[On a separate, but somewhat related matter: Mechanosynthesis driven by scanning probes is an innovative way to structure matter. Let’s not underplay the difficulty of the technique, however. I get immensely frustrated by claims by ‘hardcore’ MNT supporters that molecular manufacturing requires no new science. Ho et al. Eigler et al., and Meyer et al. (Berlin/ IBM Zurich) produce stunning work on single atom/molecule manipulation which is published in the highest quality scientific journals. Are MNT proponents really dismissing this research as free of scientific advance?]

    I’m more than happy to discuss diamond mechanosynthesis with you at any point either via this blog or by e-mail (philip.moriarty@nottingham.ac.uk). I have a large backlog of data to write up over the summer (amongst other much less exciting adminstrative tasks), however, so please forgive me if my responses are not quite as timely as I’d like…

    Best wishes,

    Philip

  3. Richard,

    It is interesting to read Jim Moore’s comment under your Six Challenges for Molecular Nanotechnology post. (For some reason I missed the lengthy discussion that the piece provoked at the time – apologies.) Jim, whose comments are of their usual high and perceptive standard, states:

    “This is the type of constructive criticism that supporters of MNT should rejoice in. You have taken the time and effort to understand the Pro-MNT position and have started to come up with research strategies that addresses some of the potentially problematic obstacles that may prevent MNT from being realized (in its current form). I am not sure why the Foresight Institute’s nor CRN’s blogs have not linked to it yet. “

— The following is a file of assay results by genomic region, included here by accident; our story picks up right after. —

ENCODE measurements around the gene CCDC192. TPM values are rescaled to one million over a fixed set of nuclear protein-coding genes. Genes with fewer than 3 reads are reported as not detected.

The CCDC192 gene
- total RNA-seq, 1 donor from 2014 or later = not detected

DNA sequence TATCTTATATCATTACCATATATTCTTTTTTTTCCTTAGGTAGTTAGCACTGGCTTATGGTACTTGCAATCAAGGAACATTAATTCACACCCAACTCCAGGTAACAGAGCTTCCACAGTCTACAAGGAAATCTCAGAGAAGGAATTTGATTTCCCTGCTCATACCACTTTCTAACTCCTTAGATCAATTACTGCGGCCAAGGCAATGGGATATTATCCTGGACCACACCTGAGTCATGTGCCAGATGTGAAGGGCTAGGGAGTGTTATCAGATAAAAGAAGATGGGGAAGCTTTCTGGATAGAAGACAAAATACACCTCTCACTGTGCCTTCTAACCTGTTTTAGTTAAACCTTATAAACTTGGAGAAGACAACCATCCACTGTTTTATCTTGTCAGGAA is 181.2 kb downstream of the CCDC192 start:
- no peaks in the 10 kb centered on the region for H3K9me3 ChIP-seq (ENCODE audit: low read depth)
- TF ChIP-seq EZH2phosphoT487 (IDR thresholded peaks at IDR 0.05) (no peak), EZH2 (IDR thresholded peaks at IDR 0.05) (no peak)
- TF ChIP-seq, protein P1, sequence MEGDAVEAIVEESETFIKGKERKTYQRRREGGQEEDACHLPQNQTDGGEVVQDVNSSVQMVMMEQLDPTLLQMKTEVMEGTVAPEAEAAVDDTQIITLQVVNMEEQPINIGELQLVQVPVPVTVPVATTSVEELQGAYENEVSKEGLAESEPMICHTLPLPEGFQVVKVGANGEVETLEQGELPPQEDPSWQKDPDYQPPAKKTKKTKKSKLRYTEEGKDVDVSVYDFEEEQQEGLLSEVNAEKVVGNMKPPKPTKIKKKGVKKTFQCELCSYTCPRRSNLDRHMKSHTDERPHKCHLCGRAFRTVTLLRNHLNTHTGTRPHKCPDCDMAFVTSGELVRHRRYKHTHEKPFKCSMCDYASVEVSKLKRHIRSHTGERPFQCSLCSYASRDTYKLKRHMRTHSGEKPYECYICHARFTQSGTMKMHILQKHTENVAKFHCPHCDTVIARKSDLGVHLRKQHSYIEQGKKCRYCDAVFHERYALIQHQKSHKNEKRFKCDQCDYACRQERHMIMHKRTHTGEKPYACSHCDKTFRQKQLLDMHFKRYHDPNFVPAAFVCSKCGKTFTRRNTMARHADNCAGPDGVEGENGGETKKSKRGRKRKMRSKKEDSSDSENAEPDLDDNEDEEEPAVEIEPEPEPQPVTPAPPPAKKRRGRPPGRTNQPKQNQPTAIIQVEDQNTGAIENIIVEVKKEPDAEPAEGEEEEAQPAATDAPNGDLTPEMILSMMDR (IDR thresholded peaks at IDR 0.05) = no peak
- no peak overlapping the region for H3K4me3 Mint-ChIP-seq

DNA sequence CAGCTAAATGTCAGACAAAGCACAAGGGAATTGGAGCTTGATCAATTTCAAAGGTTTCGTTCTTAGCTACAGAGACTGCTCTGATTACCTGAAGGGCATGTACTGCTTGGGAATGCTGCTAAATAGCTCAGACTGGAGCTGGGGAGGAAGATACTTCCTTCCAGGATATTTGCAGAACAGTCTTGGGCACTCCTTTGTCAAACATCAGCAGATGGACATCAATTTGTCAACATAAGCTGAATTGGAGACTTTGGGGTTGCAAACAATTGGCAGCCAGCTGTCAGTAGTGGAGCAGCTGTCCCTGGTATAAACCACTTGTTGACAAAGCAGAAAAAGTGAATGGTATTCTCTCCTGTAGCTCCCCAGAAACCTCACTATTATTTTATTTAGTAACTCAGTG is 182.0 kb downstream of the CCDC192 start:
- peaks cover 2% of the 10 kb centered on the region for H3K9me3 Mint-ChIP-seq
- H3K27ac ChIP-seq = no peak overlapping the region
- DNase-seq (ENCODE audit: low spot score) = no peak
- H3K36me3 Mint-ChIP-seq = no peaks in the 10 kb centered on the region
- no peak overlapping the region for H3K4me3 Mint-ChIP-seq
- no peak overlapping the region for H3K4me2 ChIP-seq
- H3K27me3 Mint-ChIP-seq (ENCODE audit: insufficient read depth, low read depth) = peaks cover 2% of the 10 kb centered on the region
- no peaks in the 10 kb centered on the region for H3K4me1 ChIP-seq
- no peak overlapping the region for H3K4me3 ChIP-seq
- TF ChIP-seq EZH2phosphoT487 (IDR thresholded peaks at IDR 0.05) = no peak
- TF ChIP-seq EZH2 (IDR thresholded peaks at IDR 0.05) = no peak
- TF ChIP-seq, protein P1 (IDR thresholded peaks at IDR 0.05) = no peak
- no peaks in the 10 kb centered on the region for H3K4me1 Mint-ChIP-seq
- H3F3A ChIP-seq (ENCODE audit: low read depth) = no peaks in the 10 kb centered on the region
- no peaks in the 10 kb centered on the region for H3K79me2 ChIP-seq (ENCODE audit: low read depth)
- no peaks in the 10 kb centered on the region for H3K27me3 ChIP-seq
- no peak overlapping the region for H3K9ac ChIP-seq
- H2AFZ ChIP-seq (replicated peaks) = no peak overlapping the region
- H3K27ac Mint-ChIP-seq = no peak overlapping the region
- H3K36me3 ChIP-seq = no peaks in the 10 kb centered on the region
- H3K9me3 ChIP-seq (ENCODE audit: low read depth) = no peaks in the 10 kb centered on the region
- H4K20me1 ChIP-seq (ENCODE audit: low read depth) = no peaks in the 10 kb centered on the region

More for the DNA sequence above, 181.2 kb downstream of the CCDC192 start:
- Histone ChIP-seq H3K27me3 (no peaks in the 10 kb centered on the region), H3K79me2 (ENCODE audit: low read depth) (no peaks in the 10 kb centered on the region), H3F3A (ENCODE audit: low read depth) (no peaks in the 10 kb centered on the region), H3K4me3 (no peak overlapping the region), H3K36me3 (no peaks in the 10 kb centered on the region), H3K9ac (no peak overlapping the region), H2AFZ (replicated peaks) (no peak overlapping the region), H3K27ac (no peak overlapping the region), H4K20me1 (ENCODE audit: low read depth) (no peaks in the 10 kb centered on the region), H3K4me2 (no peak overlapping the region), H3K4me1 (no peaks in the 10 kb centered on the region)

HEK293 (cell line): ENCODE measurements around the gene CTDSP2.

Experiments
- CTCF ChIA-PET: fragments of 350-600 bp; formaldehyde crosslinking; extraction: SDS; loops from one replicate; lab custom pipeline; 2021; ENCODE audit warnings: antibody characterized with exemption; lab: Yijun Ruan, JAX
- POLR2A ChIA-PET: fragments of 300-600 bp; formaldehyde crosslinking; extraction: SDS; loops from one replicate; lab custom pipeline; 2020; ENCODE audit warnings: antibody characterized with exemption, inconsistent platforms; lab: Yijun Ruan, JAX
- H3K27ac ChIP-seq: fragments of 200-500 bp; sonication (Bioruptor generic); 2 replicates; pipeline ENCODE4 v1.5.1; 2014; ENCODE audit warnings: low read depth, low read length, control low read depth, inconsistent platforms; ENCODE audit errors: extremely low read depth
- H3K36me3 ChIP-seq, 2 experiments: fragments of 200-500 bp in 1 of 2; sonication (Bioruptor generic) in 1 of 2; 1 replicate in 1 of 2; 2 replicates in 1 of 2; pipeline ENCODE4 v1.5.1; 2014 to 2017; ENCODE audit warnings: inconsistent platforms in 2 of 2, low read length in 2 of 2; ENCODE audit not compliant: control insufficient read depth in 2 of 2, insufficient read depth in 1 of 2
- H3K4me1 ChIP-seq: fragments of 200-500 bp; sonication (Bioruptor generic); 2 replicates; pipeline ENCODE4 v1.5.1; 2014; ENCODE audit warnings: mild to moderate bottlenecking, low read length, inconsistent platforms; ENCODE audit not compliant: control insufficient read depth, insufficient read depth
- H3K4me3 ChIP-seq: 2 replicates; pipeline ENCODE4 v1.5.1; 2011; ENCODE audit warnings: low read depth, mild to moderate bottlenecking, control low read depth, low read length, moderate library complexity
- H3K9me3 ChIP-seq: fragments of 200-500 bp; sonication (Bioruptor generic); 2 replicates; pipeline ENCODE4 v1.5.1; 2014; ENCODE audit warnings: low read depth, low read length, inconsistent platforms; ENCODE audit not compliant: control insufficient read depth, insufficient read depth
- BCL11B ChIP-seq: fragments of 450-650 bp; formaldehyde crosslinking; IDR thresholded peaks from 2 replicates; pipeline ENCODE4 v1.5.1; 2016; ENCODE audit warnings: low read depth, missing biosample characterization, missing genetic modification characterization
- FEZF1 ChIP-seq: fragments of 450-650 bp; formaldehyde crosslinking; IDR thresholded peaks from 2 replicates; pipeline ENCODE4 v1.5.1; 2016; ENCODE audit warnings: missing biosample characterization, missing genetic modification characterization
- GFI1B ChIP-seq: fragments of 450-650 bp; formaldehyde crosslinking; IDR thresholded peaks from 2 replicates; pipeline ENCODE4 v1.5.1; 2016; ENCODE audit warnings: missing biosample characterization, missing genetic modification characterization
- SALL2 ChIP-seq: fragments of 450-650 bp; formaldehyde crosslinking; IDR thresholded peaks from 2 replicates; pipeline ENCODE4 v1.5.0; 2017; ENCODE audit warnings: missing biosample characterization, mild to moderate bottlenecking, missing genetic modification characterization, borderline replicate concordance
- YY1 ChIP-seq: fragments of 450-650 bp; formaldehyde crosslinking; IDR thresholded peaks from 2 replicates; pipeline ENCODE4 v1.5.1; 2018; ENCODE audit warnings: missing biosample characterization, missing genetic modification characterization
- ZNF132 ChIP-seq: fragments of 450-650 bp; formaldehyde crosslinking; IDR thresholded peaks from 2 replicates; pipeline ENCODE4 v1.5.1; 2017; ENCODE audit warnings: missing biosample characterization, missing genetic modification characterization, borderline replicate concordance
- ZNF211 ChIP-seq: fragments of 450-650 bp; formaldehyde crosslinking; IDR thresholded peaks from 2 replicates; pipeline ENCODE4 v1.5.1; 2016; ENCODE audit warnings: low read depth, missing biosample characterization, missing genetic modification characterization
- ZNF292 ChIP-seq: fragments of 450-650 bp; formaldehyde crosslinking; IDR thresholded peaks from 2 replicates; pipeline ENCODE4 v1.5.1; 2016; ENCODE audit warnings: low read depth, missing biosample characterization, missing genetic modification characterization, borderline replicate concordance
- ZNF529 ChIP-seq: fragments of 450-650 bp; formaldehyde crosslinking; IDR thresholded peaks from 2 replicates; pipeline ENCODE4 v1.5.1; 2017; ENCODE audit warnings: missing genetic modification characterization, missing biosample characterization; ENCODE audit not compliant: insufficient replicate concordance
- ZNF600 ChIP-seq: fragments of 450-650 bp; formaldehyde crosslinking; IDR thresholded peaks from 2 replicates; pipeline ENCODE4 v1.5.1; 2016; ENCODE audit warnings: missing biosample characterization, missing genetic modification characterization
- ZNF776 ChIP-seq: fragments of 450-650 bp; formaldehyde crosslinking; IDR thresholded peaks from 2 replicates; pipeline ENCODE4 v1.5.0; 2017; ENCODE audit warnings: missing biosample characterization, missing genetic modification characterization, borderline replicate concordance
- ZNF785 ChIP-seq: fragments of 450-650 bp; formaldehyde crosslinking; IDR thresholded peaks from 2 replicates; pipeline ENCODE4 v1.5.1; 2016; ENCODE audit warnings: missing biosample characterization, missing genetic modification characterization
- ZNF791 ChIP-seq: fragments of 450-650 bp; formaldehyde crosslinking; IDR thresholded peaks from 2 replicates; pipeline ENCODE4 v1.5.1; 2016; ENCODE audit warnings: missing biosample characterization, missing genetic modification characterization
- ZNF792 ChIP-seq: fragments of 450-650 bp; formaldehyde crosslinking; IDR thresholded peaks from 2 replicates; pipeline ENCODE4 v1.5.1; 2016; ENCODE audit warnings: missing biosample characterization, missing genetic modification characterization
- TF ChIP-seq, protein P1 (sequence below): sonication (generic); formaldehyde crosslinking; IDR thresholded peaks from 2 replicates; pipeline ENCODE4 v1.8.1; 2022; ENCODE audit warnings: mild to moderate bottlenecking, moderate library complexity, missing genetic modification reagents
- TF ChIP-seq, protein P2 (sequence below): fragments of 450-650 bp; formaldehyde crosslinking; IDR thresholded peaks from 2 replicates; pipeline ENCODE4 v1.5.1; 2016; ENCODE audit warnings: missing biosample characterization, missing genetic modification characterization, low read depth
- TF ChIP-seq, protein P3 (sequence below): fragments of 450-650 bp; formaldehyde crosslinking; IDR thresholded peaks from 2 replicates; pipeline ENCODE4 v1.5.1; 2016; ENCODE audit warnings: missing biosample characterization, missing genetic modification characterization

I find it remarkable that your MNT-specific comments have been ignored by CRN et al. while recent advances in nanoscience (such as the fascinating ‘nanocar’ synthesized by Kelly, Tour and co-workers) entirely unrelated to the molecular nanotech concept are touted as a key step towards the realisation of MNT. Kelly and co-workers have used elegant and sophisticated chemistry to synthesise the nanocar which then diffuses on a substrate in a highly intriguing fashion. But… where is the link to MNT? The nanocar has not been constructed in a deterministic fashion from the bottom up by computer-controlled assemblers. Nothing about the structure or diffusion of this molecule has got anything to do with the MNT concept.

    “All these things sound very familiar. It’s only a matter of time now — probably not very much time — until we have all the tools and skills to build a nanofactory. And then the nanotech revolution [PPT] will begin.” From US Scientists Doing MM